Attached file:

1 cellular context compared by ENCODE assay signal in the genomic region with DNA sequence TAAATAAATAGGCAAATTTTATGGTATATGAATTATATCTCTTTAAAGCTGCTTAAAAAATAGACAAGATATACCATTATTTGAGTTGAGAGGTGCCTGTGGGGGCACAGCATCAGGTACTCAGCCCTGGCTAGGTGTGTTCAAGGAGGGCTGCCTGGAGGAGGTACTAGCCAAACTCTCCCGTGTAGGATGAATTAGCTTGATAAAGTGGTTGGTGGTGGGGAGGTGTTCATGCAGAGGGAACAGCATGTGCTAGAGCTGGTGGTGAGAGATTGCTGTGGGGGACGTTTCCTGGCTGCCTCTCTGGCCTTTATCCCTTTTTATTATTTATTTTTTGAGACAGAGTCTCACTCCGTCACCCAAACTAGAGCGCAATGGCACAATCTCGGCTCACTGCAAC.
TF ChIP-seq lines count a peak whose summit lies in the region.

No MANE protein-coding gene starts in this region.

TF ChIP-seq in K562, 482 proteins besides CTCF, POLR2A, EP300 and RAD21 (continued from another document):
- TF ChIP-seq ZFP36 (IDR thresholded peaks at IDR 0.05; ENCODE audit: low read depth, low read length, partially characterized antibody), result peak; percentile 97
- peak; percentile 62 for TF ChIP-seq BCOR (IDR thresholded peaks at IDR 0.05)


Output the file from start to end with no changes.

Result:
1 cellular context compared by ENCODE assay signal in the genomic region with DNA sequence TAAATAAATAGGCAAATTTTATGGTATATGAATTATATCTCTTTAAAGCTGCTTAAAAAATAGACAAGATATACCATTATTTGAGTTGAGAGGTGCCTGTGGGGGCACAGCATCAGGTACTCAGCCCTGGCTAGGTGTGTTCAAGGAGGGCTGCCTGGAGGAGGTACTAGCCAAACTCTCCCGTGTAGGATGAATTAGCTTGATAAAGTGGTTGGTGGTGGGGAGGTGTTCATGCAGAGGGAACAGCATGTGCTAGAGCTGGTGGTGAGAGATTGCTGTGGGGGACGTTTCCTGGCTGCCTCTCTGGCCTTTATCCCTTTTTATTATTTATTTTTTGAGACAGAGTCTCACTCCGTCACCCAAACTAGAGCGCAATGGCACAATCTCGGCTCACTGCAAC.
TF ChIP-seq lines count a peak whose summit lies in the region.

No MANE protein-coding gene starts in this region.

TF ChIP-seq in K562, 482 proteins besides CTCF, POLR2A, EP300 and RAD21 (continued from another document):
- TF ChIP-seq ZFP36 (IDR thresholded peaks at IDR 0.05; ENCODE audit: low read depth, low read length, partially characterized antibody), result peak; percentile 97
- peak; percentile 62 for TF ChIP-seq BCOR (IDR thresholded peaks at IDR 0.05)